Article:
SMU’s Meadows Museum is one of just two stops in the U.S. for a collection of 15th-century tapestries, normally housed in Spain.
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The four massive pieces are known collectively as the Pastrana tapestries. Each is about 30 feet wide by 15 feet tall. They tell the story of Portuguese King Afonso V’s battle in northern Africa in 1471. The victory gave his country control of the Strait of Gibralter.
The tapestries made in Belgium and after heralding the king’s accomplishment in Portugal, they eventually found a home in a Spanish church for most of the next 400 years. In 2008, it was decided that the tapestries could use a sprucing up. And so they underwent a two-year restoration.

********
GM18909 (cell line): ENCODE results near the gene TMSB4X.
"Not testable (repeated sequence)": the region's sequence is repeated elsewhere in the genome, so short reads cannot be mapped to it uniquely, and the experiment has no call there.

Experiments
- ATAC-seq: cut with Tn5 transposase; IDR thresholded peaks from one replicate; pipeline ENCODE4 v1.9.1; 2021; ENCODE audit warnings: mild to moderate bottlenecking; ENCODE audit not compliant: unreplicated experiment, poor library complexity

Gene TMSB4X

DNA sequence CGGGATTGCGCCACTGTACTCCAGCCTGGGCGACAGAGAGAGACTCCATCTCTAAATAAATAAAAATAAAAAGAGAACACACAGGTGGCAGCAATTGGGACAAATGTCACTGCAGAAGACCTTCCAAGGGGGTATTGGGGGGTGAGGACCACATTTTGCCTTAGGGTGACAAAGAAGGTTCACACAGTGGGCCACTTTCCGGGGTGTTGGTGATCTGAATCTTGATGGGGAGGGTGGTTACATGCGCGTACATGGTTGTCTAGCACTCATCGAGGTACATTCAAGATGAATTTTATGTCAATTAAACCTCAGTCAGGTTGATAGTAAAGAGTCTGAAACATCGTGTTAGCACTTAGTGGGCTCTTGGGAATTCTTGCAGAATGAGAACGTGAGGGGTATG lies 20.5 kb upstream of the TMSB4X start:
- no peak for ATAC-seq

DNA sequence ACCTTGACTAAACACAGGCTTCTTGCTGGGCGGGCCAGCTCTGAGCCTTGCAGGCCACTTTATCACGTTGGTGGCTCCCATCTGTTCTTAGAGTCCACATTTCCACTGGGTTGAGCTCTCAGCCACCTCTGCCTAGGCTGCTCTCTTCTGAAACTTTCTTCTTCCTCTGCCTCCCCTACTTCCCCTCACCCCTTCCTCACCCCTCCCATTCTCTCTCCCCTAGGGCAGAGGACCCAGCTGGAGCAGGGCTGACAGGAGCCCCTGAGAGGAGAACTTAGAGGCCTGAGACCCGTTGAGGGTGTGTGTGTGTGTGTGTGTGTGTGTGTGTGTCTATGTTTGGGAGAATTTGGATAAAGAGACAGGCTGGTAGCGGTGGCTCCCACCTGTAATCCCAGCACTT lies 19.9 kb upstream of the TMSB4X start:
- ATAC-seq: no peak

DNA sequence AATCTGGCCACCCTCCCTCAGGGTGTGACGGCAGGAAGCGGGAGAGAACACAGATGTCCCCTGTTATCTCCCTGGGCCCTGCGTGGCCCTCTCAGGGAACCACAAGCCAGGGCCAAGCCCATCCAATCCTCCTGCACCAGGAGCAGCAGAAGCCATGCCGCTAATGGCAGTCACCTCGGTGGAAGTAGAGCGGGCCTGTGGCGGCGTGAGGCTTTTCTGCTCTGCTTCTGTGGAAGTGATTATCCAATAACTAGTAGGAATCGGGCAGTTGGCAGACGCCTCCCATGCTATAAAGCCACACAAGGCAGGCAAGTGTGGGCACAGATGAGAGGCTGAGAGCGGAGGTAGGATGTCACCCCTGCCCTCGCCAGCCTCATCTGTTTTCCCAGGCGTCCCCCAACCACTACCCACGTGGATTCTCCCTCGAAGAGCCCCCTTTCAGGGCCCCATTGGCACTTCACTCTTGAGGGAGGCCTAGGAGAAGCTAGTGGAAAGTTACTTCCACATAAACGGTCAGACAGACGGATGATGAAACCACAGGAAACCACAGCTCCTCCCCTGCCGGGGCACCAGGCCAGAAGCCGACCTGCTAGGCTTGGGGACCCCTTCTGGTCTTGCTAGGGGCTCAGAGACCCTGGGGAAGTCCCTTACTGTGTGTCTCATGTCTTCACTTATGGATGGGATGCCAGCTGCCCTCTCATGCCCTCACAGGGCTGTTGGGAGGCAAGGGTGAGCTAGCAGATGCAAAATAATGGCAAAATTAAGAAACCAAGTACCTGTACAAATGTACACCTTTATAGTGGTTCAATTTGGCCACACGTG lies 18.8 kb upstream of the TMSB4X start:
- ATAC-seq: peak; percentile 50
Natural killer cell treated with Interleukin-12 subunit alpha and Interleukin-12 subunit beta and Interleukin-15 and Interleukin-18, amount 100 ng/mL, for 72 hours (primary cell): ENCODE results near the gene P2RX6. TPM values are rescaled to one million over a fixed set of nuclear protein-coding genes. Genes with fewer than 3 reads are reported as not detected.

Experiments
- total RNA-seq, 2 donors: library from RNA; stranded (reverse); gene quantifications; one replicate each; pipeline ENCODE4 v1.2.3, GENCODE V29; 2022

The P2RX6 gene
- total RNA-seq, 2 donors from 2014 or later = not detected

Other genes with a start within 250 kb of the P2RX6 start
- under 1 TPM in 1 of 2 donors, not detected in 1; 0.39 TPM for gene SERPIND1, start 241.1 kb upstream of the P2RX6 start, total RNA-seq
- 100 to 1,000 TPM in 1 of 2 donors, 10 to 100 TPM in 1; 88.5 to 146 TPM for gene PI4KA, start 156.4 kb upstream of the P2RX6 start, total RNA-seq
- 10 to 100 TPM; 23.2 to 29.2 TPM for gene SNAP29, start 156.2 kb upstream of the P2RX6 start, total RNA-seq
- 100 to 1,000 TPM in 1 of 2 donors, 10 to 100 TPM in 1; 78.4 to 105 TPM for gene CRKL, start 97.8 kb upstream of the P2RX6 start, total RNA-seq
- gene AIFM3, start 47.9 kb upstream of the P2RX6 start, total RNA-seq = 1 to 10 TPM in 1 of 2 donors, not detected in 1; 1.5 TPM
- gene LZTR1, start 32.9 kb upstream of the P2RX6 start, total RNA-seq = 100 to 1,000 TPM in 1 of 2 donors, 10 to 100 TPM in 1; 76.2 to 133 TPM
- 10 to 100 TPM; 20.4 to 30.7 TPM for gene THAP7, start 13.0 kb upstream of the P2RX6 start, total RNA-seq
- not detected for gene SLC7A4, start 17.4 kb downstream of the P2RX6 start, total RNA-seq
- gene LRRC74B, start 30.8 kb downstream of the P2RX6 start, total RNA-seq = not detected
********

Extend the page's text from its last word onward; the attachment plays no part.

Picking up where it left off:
“We have photos on display in the exhibition, and when you look at before and after photos, you can really see how splendidly the conservation work has been done, says Meadows Museum assistant curator Nicole Atzbach.
You’ve got to move around to really appreciate the tapestries. Stand back to take in the vibrant colors and grand scope of the castle siege, the ensuing battle and the ultimate retreat of the Africans. Move in to inspect the details. Every soldier – even the enemies – has a distinct face.
“You can see the beautiful highlights in the helmets, and the flags and the weaponry and just the amount of detail in these,” Atzbach says. “There were 30,000 Portuguese men who were involved in this conquest, and these tapestries really give you a sense of the magnitude.”
King Afonso commissioned the tapestries to create a lasting document of his grand achievement. And the masses are still singing his praises.
The tapestries are on view at the Meadows Museum through May 13.